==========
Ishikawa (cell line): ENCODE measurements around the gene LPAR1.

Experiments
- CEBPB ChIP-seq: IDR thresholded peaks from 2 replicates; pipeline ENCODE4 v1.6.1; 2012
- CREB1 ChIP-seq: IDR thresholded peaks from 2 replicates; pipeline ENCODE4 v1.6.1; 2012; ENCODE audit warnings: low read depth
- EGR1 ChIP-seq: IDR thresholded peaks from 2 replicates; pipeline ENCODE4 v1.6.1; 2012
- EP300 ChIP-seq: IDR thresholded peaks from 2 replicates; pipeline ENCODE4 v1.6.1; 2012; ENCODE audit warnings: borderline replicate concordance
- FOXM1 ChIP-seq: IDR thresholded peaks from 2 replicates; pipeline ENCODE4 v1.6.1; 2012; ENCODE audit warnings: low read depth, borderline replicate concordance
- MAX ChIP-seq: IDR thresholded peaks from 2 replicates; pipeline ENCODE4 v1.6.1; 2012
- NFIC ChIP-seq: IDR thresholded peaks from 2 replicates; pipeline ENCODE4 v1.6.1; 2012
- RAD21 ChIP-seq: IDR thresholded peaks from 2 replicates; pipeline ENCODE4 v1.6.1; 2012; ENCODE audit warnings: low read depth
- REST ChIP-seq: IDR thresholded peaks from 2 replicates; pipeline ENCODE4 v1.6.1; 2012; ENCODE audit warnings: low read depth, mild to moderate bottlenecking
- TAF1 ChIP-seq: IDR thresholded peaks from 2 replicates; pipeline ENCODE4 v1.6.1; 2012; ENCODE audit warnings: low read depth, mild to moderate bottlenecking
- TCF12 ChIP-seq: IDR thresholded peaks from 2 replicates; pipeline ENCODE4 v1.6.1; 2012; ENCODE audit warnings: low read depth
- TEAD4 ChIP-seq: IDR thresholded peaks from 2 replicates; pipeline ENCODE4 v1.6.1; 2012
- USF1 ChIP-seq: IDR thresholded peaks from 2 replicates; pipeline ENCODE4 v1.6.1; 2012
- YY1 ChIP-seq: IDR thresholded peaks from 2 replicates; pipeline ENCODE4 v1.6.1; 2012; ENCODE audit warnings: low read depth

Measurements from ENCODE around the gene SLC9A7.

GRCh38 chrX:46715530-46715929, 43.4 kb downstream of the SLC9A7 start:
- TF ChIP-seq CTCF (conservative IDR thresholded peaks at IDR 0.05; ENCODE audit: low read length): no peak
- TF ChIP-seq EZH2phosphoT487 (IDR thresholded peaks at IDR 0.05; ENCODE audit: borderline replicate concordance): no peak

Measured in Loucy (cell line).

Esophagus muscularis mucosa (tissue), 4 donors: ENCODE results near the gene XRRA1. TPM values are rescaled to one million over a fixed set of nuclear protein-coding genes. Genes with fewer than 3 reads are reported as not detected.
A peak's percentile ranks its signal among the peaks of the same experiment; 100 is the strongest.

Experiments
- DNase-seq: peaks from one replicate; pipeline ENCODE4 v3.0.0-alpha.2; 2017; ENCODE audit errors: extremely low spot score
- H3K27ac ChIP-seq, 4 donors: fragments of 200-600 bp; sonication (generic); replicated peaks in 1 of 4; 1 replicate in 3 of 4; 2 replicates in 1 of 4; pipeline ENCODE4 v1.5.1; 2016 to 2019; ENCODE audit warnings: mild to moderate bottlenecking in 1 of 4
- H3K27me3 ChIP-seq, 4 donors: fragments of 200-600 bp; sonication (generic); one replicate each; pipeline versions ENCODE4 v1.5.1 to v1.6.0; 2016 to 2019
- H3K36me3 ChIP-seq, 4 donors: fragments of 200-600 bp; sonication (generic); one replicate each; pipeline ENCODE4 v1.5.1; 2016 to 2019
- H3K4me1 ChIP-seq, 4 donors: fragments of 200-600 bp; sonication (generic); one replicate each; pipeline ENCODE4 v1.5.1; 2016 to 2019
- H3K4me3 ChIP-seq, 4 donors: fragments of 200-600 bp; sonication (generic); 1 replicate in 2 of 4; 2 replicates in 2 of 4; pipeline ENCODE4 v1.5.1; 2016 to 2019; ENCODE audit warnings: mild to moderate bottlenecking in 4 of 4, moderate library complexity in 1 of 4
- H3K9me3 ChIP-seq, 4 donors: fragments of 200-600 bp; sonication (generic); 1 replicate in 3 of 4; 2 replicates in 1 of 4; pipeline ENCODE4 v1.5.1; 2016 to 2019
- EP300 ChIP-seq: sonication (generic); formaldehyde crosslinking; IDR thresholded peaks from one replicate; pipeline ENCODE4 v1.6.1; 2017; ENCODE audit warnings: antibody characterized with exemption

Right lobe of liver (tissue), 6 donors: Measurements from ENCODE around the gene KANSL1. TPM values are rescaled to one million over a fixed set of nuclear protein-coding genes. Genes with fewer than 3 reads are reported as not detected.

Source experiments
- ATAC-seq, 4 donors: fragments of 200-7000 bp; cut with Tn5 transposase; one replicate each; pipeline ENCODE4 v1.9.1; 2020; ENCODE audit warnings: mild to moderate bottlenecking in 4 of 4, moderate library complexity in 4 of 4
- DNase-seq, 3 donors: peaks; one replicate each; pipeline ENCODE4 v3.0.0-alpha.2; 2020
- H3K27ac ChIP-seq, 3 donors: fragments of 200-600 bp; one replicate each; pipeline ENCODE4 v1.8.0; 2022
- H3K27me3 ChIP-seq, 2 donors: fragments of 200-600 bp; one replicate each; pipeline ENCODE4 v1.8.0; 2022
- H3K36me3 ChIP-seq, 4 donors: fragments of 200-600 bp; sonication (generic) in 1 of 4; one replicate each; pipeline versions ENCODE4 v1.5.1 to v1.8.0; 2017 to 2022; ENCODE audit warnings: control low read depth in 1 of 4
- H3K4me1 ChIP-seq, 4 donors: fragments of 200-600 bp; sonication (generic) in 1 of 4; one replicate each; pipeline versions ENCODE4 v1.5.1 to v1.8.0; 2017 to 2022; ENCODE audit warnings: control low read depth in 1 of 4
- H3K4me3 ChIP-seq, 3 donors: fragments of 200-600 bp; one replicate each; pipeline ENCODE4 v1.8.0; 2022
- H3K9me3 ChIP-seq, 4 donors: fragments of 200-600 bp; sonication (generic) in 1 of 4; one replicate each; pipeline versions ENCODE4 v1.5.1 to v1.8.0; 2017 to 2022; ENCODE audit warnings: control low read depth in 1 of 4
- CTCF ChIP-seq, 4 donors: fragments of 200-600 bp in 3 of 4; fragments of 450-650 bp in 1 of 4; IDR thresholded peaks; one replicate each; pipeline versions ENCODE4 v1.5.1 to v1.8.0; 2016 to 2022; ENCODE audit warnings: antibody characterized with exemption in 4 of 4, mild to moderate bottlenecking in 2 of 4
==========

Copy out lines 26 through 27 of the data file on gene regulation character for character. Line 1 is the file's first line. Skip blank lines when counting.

- H3K27ac ChIP-seq, 4 donors: fragments of 200-600 bp; sonication (generic); replicated peaks in 1 of 4; 1 replicate in 3 of 4; 2 replicates in 1 of 4; pipeline ENCODE4 v1.5.1; 2016 to 2019; ENCODE audit warnings: mild to moderate bottlenecking in 1 of 4
- H3K27me3 ChIP-seq, 4 donors: fragments of 200-600 bp; sonication (generic); one replicate each; pipeline versions ENCODE4 v1.5.1 to v1.6.0; 2016 to 2019